Stephen A. Smith: “First of all, I’m going to get serious for a second with the both of you, especially you, Perk, and I want to tell you something right now. Let me throw myself on Front Street, we can sit up there and make fun of me. You know how many damn Finals predictions I got wrong? I don’t give a damn. I mean, I got a whole bunch of them wrong. Ain’t no reason to come on the air and defend yourself. Perk, listen man. You were wrong. And we making fun, and Steph Curry making fun of you. You laugh at that my brother. He got you today. That’s all. He got you today.”

It’s absolutely great advice, and if you feel yourself getting uncomfortable over the fact that you were wrong, stop to realize that’s your pride talking. Your ego. And if people call you out for being wrong, it’s actually a good sign. It means they’re not just listening, but holding on to what you say. You matter. Don’t ruin that by getting defensive and testy.

WORTH EVERY PENNY

I did a double-take when I saw Chris Russo’s list of the greatest QB-TE combinations ever on Wednesday and this was before I ever got to Tom Brady-to-Rob Gronkowski listed at No. 5. It was actually No. 4 that stopped me cold: Starr-Kramer.

My first thought: Jerry Kramer didn’t play tight end.

My second thought: I must be unaware of this really good tight end from the Lombardi-era Packers.

After further review, I don’t think that’s necessarily true, either. Ron Kramer did play for the Lombardi-era Packers, and he was a good player. He caught 14 scoring passes in a three-year stretch where he really mattered, but he failed to catch a single touchdown pass in six of the 10 NFL seasons he played. He was named first-team All-Pro once and finished his career with 229 receptions.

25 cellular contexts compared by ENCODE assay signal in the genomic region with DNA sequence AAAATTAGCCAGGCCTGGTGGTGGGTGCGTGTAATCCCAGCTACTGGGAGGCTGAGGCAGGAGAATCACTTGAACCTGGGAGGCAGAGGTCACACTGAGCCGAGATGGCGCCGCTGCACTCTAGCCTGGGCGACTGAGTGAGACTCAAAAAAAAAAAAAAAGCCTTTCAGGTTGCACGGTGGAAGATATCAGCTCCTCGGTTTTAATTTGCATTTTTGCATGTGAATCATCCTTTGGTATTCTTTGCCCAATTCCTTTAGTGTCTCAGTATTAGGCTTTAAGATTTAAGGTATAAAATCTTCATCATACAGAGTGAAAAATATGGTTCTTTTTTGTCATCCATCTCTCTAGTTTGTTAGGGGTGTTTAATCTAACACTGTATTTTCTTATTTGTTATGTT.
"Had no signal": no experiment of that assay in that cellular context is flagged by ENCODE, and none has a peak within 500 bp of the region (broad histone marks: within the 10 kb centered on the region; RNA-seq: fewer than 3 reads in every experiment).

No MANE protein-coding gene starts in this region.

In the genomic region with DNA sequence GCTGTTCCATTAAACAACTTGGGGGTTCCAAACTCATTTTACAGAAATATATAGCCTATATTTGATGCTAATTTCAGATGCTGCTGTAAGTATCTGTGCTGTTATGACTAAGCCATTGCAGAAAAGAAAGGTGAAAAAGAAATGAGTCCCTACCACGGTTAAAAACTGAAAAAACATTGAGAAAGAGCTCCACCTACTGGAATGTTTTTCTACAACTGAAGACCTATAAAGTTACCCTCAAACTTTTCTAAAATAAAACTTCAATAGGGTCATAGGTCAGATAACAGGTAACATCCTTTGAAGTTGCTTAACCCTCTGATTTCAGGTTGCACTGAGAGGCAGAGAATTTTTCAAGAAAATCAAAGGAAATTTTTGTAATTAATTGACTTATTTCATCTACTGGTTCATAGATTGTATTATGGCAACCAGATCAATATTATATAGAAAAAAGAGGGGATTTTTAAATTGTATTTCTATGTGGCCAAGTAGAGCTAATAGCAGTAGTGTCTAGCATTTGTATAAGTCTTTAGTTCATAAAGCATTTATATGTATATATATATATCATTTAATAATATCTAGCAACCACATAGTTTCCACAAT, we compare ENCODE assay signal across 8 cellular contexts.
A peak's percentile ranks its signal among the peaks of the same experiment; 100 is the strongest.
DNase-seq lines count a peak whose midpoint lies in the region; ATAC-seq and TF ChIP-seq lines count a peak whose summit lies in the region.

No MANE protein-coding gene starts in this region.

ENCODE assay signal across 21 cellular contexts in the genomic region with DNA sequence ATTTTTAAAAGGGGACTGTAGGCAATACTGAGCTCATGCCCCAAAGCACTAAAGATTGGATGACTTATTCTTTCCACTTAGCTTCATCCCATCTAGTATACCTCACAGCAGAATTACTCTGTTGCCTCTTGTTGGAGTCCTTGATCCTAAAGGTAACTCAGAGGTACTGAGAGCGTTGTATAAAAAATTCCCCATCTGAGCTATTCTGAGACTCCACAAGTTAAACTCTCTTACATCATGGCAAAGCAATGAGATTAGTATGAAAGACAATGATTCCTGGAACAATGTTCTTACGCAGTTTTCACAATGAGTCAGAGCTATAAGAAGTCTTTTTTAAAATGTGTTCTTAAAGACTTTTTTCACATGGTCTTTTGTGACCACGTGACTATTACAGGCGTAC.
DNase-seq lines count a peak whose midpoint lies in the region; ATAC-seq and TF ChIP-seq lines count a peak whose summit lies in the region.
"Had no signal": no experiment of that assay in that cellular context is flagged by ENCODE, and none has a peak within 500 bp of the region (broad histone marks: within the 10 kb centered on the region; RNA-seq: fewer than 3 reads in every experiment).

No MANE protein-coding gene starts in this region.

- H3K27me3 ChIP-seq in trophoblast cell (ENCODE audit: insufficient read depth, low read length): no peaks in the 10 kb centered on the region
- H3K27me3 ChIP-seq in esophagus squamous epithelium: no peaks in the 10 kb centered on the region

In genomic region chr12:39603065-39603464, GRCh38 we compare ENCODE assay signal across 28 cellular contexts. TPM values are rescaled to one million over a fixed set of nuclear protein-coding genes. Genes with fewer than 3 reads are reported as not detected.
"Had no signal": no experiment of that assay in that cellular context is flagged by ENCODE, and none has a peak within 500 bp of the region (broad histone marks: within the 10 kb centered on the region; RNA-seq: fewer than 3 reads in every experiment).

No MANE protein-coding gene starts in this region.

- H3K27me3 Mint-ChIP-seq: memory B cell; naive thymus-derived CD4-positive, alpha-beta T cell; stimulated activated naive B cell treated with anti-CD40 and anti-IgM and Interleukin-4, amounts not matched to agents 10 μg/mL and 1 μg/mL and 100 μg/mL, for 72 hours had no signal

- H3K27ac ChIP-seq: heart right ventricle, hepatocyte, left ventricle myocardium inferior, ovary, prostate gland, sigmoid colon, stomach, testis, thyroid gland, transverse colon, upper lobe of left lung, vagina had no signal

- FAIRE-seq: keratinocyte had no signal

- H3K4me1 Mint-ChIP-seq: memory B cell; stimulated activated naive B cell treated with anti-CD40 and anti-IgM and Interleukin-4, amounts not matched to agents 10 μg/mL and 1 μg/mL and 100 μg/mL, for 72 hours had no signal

Now this is not the only reason that this is an absolutely terrible list. It is the most egregious, however. Bart Starr and Kramer are not among the 25 top QB-TE combinations in NFL history let alone the top five. And if you’re to believe Russo’s list, eighty percent of the top tandems played in the NFL in the 30-year window from 1958 to 1987 with only one tandem from the past 30 years meriting inclusion when this is the era in which tight end production has steadily climbed.

Then I found out that Russo is making $10,000 per appearance on “First Take.”

My first thought: You don’t have to pay that much to get a 60-something white guy to grossly exaggerate how great stuff used to be.